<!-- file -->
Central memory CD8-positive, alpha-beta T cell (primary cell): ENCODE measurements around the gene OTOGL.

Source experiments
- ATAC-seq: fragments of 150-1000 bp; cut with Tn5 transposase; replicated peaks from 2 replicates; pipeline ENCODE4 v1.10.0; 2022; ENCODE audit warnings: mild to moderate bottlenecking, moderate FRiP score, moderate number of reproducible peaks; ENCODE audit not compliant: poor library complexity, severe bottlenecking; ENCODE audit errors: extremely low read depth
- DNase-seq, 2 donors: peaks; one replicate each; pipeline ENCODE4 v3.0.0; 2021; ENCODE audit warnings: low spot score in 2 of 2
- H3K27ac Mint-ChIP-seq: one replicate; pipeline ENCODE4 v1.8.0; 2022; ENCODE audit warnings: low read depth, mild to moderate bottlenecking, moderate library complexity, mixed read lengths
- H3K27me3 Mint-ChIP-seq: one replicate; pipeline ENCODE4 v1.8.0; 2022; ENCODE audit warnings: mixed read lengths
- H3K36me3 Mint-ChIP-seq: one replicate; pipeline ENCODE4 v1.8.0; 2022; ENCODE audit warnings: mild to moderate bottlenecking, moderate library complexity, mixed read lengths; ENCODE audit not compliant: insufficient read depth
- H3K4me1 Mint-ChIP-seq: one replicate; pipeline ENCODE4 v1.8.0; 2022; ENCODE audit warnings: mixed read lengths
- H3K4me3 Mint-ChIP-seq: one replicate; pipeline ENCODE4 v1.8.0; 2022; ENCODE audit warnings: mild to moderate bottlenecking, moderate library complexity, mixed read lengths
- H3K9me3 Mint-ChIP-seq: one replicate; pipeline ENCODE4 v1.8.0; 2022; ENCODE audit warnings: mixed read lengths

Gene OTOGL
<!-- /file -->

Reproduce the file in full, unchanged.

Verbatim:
Central memory CD8-positive, alpha-beta T cell (primary cell): ENCODE measurements around the gene OTOGL.

Source experiments
- ATAC-seq: fragments of 150-1000 bp; cut with Tn5 transposase; replicated peaks from 2 replicates; pipeline ENCODE4 v1.10.0; 2022; ENCODE audit warnings: mild to moderate bottlenecking, moderate FRiP score, moderate number of reproducible peaks; ENCODE audit not compliant: poor library complexity, severe bottlenecking; ENCODE audit errors: extremely low read depth
- DNase-seq, 2 donors: peaks; one replicate each; pipeline ENCODE4 v3.0.0; 2021; ENCODE audit warnings: low spot score in 2 of 2
- H3K27ac Mint-ChIP-seq: one replicate; pipeline ENCODE4 v1.8.0; 2022; ENCODE audit warnings: low read depth, mild to moderate bottlenecking, moderate library complexity, mixed read lengths
- H3K27me3 Mint-ChIP-seq: one replicate; pipeline ENCODE4 v1.8.0; 2022; ENCODE audit warnings: mixed read lengths
- H3K36me3 Mint-ChIP-seq: one replicate; pipeline ENCODE4 v1.8.0; 2022; ENCODE audit warnings: mild to moderate bottlenecking, moderate library complexity, mixed read lengths; ENCODE audit not compliant: insufficient read depth
- H3K4me1 Mint-ChIP-seq: one replicate; pipeline ENCODE4 v1.8.0; 2022; ENCODE audit warnings: mixed read lengths
- H3K4me3 Mint-ChIP-seq: one replicate; pipeline ENCODE4 v1.8.0; 2022; ENCODE audit warnings: mild to moderate bottlenecking, moderate library complexity, mixed read lengths
- H3K9me3 Mint-ChIP-seq: one replicate; pipeline ENCODE4 v1.8.0; 2022; ENCODE audit warnings: mixed read lengths

Gene OTOGL